At 12/13/2011 1:20 PM, Blogger rjs said...

chrissake...the govt spending is up because of the unemployment, not vise-versa...

 
At 12/13/2011 1:50 PM, Blogger juandos said...

"the govt spending is up because of the unemployment, not vise-versa"...

Extorted tax dollars wasted on parasitic bureaucratics drives up unemployment...

 
At 12/13/2011 2:00 PM, Blogger Buddy R Pacifico said...

On December 2nd Scott Grannis had a post that showed Private vs. Public jobs for 2000 - 2011. If we discuss jobs and not unemployment, then clearly without continuing growth in public jobs, joblessness would be much higher. Local and state jobs have declined recently but not federal, as far as is known.

So, public jobs could be said to crowd out private jobs, if we take a long term perspective -- such as 2000 - 2011. At this point, federal jobs may be even crowding out state and local jobs.

BTW, the Census Bureau has statistics on 2010 state and local public employment but not 2010Federal employment. Gee, maybe they can have the 2010 numbers sometime in 2012.

 
At 12/13/2011 2:29 PM, Blogger Todd said...

Regarding the correlation versus cause and effect concern here I asked Brian Wesbury about this back in July.

He had previously addressed it in a post that plots the Congressional
Budget Office’s (CBO) estimates of the NAIRU (The Non-Accelerating Inflation Rate of Unemployment) and the change in Structural Federal Government Spending. This
is a comparison of the natural rate of unemployment and the annual change in non-cyclical, or the underlying level of, government spending.

In this case the correlation is not as dramatic as in Scott Grannis post, but it still there suggesting (not proving) cause and effect.

See: http://www.ftportfolios.com/Commentary/EconomicResearch/2009/2/9/unemployment_and_stimulus_ii

 
At 12/13/2011 2:31 PM, Blogger Todd said...

Full link here.

http://www.ftportfolios.com/Commentary/EconomicResearch/2009/2/9/unemployment_and_stimulus_ii

 
At 12/13/2011 2:33 PM, Blogger Todd said...

Third try. The full link is not showing up when I post it.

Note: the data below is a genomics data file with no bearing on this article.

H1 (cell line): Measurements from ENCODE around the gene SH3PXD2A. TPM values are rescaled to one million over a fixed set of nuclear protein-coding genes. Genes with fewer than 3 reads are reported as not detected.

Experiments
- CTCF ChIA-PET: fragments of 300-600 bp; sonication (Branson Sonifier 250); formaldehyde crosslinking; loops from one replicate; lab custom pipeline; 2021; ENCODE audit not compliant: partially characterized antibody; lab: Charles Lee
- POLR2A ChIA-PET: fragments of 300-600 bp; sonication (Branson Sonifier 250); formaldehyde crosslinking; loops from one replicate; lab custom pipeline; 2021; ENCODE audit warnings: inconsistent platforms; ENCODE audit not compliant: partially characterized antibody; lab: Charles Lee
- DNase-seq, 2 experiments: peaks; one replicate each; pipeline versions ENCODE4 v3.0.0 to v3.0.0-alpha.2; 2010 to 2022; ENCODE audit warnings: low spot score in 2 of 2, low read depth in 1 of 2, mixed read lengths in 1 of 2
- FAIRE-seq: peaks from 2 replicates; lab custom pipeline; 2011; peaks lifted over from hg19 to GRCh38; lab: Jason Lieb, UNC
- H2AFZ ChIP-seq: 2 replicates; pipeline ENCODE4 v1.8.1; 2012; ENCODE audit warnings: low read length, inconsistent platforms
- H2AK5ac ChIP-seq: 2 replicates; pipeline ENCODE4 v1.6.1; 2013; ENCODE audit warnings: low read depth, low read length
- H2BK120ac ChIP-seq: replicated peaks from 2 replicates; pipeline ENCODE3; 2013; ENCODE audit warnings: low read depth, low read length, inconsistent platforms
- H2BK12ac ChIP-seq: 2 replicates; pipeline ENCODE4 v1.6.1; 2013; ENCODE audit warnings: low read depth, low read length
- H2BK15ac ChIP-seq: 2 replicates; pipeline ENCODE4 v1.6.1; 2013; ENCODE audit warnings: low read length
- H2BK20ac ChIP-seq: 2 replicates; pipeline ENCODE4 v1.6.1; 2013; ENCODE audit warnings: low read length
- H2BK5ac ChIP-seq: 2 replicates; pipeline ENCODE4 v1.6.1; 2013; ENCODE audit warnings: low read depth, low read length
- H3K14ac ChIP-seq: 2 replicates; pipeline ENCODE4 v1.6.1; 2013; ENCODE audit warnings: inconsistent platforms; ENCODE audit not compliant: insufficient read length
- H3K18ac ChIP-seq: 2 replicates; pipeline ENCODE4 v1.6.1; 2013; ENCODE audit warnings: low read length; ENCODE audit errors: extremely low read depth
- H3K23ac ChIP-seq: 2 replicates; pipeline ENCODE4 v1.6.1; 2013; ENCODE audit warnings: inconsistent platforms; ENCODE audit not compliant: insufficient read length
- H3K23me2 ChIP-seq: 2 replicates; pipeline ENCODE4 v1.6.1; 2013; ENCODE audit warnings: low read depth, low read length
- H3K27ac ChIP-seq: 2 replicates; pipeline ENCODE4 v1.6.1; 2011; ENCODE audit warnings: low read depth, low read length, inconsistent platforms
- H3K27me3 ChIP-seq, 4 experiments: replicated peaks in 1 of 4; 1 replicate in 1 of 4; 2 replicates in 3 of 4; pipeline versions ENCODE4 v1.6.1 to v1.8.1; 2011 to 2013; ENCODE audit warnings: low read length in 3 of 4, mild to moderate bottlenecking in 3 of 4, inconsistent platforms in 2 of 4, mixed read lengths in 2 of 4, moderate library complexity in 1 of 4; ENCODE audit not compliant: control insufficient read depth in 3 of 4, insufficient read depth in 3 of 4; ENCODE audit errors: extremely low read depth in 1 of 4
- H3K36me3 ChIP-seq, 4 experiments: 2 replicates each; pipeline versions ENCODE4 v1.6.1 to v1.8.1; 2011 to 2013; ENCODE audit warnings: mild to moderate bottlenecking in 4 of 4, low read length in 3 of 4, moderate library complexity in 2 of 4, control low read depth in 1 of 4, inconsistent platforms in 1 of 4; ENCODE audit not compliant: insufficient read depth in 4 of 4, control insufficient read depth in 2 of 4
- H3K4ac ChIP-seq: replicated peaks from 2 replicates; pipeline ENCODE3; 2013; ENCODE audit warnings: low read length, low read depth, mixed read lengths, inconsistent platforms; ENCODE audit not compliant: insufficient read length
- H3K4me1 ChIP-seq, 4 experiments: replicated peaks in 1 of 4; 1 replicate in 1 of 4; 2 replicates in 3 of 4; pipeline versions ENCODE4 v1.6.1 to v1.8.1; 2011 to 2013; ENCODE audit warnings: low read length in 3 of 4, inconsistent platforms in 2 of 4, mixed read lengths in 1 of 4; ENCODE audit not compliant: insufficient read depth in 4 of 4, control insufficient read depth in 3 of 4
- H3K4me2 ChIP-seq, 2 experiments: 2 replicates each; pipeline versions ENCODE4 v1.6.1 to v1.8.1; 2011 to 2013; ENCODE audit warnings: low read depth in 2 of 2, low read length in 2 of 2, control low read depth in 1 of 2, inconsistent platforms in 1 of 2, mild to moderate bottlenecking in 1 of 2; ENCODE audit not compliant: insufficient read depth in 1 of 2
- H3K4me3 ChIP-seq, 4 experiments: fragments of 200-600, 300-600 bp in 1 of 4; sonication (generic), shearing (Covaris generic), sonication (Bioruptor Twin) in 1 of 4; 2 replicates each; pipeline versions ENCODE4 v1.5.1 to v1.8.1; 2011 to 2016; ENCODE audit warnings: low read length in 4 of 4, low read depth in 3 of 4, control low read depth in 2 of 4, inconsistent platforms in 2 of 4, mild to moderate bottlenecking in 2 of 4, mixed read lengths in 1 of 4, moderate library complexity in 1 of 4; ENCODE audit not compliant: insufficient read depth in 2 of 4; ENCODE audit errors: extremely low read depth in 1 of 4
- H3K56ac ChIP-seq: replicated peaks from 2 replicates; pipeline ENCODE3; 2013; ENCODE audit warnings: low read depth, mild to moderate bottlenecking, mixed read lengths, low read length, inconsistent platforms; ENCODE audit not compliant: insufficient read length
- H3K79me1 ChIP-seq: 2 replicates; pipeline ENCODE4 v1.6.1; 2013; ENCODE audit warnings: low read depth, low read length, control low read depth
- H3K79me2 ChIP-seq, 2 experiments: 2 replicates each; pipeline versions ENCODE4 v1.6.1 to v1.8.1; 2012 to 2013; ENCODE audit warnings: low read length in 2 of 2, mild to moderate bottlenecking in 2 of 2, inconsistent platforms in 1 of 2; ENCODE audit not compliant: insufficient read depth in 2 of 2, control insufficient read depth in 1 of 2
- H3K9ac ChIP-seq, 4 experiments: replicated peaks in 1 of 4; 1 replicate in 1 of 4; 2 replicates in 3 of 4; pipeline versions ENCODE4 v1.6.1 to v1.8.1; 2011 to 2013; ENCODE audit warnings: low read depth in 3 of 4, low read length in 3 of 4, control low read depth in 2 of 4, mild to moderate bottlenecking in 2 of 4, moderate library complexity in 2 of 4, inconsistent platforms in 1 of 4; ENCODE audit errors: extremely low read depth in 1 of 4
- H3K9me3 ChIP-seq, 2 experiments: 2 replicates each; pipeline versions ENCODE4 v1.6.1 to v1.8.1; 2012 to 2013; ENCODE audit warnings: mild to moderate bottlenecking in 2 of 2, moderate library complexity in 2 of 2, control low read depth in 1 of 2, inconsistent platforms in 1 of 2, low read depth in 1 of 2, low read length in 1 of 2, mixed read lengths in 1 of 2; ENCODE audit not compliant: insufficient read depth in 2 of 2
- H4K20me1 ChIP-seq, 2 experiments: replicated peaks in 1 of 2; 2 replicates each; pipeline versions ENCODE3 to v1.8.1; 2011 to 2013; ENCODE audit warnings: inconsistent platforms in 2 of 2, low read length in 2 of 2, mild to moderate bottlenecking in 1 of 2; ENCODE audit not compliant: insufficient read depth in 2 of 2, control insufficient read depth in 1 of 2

http://www.ftportfolios.com/Commentary/EconomicResearch

/2009/2/9/unemployment_and_stimulus_ii

 
At 12/13/2011 2:35 PM, Blogger Todd said...

Maybe 4 times is a charm. If not I give up.

http://www.ftportfolios.com/Commentary/

EconomicResearch/2009

/2/9/unemployment_and_stimulus_ii

 
At 12/13/2011 4:51 PM, Blogger Brian Wesbury said...

This comment has been removed by the author.

 
At 12/13/2011 5:08 PM, Blogger Buddy R Pacifico said...

Brian Westbury's Unemployment and Stimulus II commmentary.

 
At 12/13/2011 5:34 PM, Blogger Hydra said...

Extorted tax dollars wasted on parasitic bureaucratics drives up unemployment...

==============================

It is a nice theory.....

 
At 12/13/2011 5:35 PM, Blogger Brian Wesbury said...

Thanks Todd,

Here's another way to get to the
piece that adjusts for cyclical issues.

http://www.ftportfolios.com/Retail
/Research/EconomicResearch.aspx

Click on Research Reports (more postings). Correct piece was published 2/9/2009

 
At 12/13/2011 5:44 PM, Blogger Hydra said...

...lends support to claims by the anti-Keynesians (of which I am one)....

-----------------------------

Such a preamble is a confession of non-scientific analysis.


My working assumption is that partisans of any kind are predisposed to certain assumptions which make them less likely to stumble upon the truth and to ignore it if they have.

Therefore they are more likely to be wrong.

 
At 12/13/2011 5:47 PM, Blogger Hydra said...

and that this has been the most rapidly growing portion of total spending,

===============================

They ramped up the whole war in Iraq in a few months. It is hard to believe that kind of increase in spending would not rank pretty high as far as rapid growth is concerned.

 
At 12/13/2011 5:59 PM, Blogger Hydra said...

The vast bulk of government spending these days boils down to transferring money from those who are working and producing the most, to those that are working and producing the least,......

=================================

Well yes, but those working the least, by and large, are those who are least capable. To the extent they are capable they will earn the least in any case.

Nothing you do with them is a prescription for building a strong economy.\


Either they will not be supported, or they will be supported at some minimum level. That minimum level might be by government or by private enterprise. Private enterprise is not going to support them unless they can make a profit at it.